I Heart Saving Money on Groceries

cash envelope, save money, meal planning

Meal-planning would hardly seem worth it if it didn't save us money. Even though it saves us time (no asking "what's for dinner," meandering through every aisle of the grocery store, or searching for the recipe), and it definitely helps us eat healthier, it takes a bit of effort. And we all know we only have so much effort in us. But the times I slack on meal-planning, well, we pay for it. Literally.

Anytime I don't meal plan (complete with an accurate shopping list), or meal plan loosely and don't stick to the list, we average over $100 on groceries for the week. However, whenever I plan recipes that use whole foods (i.e., dry rice and our own seasonings rather than a packet of seasoned rice), the list is more accurate, I do better sticking to it, and we spend an average of $75/wk (or less). Plus, we eat healthier too!

Just last week I spent $61.31. And this isn't just a one-time savings. Meal-planning (specifically when I do so using Veggie Meal-Maker) regularly keeps us at around $75/week and often less. Look at our week of Project: Food Budget >> here from April. We spent $69.11. And we don't keep a large stock of food in our house, so it's not like we're just eating out of our pantry.

The question arises:
Is paying for a meal planning service worth the cost?

The answer takes a bit of simple math.

When I meal plan on paper and make my own shopping list, we average:
$100/wk (often more) on groceries, which comes to about $435/mo or $5,200/yr

When I meal plan with Veggie Meal-Maker, using automated shopping lists on the mobile app, we average:
$75/wk (often less) on groceries, which comes to about $325/mo or $3,900/yr

That's a pretty big savings, right? That's a $110 monthly savings and a $1,300 yearly savings to be exact. A savings possible by a service that costs $8/mo or $72/yr.

That's savings that I am happy with! Well, maybe less happy, and more thankful that our small household budget lasts the month rather than leaving us eating random stuff from the cupboards for the last week of the month. (Literally happens every time I don't meal plan.)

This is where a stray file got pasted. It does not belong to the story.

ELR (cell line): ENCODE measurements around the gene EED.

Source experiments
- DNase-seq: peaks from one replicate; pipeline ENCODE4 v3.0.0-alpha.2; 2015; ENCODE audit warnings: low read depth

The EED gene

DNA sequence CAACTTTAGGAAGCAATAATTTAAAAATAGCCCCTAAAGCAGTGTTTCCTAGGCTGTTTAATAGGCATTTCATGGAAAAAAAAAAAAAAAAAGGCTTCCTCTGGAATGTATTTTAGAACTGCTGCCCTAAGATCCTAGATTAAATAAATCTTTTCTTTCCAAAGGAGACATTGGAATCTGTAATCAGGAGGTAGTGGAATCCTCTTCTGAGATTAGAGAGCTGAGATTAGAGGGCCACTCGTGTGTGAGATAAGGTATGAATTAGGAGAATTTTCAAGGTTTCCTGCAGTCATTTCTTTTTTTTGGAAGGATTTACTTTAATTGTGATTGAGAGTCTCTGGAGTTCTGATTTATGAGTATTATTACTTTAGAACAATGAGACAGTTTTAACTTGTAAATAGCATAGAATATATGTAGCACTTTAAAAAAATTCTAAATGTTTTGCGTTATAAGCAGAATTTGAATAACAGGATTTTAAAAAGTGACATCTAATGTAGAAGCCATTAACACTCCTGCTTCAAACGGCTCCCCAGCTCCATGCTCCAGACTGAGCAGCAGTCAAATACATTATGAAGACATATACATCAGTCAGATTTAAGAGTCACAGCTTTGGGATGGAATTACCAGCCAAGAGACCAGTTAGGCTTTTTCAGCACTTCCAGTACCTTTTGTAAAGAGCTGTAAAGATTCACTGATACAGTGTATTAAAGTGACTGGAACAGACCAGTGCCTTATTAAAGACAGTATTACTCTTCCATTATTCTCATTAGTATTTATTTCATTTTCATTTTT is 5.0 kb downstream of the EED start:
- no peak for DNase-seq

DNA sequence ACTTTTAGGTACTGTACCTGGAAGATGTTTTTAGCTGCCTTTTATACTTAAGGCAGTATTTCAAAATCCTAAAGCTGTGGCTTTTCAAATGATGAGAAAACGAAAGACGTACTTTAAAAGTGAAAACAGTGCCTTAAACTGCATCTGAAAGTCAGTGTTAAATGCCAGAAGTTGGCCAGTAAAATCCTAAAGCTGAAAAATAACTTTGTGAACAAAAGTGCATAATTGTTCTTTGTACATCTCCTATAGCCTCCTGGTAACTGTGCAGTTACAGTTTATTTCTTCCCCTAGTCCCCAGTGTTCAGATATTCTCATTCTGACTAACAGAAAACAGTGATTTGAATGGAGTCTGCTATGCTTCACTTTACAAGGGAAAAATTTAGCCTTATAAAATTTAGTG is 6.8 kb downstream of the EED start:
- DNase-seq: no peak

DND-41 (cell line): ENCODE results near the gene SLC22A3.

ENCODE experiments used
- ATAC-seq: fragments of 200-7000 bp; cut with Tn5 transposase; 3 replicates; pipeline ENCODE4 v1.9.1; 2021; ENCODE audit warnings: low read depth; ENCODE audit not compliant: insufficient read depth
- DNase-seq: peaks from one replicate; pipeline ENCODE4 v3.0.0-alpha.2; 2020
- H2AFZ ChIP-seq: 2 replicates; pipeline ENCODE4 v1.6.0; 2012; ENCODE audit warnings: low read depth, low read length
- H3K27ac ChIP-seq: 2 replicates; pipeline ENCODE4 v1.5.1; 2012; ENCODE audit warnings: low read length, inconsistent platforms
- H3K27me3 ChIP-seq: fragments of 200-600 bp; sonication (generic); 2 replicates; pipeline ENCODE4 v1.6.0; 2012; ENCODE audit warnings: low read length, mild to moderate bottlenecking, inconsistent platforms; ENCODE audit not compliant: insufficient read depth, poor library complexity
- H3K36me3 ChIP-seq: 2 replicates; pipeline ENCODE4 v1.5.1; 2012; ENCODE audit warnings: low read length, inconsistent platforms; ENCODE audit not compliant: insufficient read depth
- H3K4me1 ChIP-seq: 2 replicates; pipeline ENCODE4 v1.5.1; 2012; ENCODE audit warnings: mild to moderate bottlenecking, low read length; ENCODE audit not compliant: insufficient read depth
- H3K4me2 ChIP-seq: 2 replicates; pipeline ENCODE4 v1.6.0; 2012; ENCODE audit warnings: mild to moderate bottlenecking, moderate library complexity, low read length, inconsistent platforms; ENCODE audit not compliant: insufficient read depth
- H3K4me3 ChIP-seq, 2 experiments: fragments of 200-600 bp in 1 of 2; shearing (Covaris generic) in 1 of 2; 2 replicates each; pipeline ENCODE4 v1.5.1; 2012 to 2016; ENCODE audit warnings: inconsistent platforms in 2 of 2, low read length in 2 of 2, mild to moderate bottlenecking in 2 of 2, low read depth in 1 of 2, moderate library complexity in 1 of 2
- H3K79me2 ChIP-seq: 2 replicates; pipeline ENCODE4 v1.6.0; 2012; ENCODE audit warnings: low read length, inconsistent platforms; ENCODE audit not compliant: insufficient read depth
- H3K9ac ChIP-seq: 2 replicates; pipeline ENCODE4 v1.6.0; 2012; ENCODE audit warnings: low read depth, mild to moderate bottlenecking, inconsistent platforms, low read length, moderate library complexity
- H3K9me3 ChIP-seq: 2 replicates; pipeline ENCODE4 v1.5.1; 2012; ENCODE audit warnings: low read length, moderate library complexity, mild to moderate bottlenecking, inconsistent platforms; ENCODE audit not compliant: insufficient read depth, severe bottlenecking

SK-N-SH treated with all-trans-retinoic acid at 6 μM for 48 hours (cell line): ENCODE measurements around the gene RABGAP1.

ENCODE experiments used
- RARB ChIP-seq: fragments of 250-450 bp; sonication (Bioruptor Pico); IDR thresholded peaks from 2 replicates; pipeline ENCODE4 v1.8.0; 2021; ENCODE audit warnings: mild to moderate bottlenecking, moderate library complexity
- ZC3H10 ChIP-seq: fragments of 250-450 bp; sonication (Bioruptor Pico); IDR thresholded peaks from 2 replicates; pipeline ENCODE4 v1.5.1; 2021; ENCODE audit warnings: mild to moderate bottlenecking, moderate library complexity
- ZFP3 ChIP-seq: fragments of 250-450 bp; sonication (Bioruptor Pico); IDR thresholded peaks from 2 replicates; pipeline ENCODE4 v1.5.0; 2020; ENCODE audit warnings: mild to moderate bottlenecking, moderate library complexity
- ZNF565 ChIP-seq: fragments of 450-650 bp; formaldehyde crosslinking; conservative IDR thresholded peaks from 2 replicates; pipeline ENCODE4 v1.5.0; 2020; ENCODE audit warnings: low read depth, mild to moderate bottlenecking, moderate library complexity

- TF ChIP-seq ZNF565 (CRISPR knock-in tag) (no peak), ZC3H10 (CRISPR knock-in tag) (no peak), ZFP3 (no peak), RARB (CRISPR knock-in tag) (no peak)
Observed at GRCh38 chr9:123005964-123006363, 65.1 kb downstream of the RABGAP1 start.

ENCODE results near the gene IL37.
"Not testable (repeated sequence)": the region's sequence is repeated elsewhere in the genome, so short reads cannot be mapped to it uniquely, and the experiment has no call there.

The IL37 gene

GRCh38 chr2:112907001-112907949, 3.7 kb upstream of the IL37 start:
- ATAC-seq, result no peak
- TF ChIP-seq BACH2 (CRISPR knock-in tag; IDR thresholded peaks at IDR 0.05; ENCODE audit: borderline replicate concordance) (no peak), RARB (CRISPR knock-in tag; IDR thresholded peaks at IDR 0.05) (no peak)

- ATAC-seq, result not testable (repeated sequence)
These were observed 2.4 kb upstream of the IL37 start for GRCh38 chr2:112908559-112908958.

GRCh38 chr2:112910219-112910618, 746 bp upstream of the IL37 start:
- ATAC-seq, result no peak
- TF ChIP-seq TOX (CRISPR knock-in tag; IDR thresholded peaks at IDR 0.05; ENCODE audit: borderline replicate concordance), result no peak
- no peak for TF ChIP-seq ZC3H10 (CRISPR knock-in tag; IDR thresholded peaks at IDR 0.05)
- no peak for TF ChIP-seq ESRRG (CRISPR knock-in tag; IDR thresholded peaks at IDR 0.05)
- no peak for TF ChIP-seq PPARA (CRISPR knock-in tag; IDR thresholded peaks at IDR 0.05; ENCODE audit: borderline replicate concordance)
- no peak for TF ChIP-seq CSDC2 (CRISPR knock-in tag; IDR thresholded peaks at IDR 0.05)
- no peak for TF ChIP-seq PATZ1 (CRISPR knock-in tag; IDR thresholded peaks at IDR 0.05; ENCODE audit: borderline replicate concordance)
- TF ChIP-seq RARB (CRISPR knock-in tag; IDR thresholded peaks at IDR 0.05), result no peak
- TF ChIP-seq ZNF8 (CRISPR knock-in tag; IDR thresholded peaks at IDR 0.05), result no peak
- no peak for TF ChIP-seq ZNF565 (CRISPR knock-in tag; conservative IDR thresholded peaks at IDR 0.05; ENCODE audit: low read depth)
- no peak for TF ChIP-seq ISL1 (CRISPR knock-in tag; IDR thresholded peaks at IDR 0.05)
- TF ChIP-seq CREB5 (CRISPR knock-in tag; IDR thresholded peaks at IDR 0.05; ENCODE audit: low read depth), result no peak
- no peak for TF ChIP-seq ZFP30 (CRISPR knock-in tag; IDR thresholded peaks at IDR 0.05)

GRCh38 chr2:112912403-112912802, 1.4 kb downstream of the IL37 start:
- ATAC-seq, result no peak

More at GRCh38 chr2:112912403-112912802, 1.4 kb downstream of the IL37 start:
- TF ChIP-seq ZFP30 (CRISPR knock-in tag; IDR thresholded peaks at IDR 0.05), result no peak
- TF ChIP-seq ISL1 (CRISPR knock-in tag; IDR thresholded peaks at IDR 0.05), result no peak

There's something you should know: Signing up for a meal planning service doesn't magically save us money.

I know, bummer right? If I could spend $350/month for groceries and for someone to plan, shop, cook and clean,  and not have to do anything, I'd sign up yesterday! But that's a dream that's far left of reality. What is real, is that a little effort, a little knowledge, and a little will power go a long way in meal-planning success.

Let's break those down...

Meal-planning takes effort.

I hold to meal-planning saving me time. And absolutely improving our health. But it takes some effort to want to do it. To want to plan, and to want to take the guess work out of it all. Even though this part (the planning) comes somewhat naturally to me, it still takes effort to get started. To turn my brain on and sit and just do it. Scheduling in a 15-30 -minute session each Sunday where the kids are entertained and I get to sip vanilla cappuccino while I plan helps me feel rewarded. Remembering the easy shopping trips with my mobile list, and the saved money also help motivate me.

Meal-planning takes knowledge.

My account with Veggie Meal-Maker wouldn't be worth as much if I didn't know 1. how to meal-plan, and 2.  how to use the meal-planning app. Learning to do these two things is critical in saving time and money with meal-planning. If you're new to meal-planning, start with the free e-book >> here. If you know how to meal-plan, but are new to Veggie Meal-Maker, checkout my tutorials in this series >> here, and sign up for your free 30-day trial >> here, if you haven't already.

Meal-planning takes willpower.

What good is a plan if you don't follow it? The plan needs to be followed from shopping trip to meal-time, and back again. If I have a complete, current, thorough shopping list, I add very few impulse purchases. That takes practice. Using the cash system helps with this, because I have visible limits to what I can buy, and feel the emotional pull when I hand cash to the cashier rather than blindly swiping a card. Similarly, if I have a meal planned and can pull that recipe up on my phone, I am more likely to follow through on cooking it. That also takes practice. Working this into our daily routine helps, because I do it the same time everyday, generally if I'm "in the mood" or not.

Do these things, and Veggie Meal-Maker could likely save you $25/week (or more!) as well.

Posts to help you heart meal-planning...

free meal-planning guide
save recipe tool
monthly meal-planning
mobile shopping list + recipes
tips for affiliates, and how to become one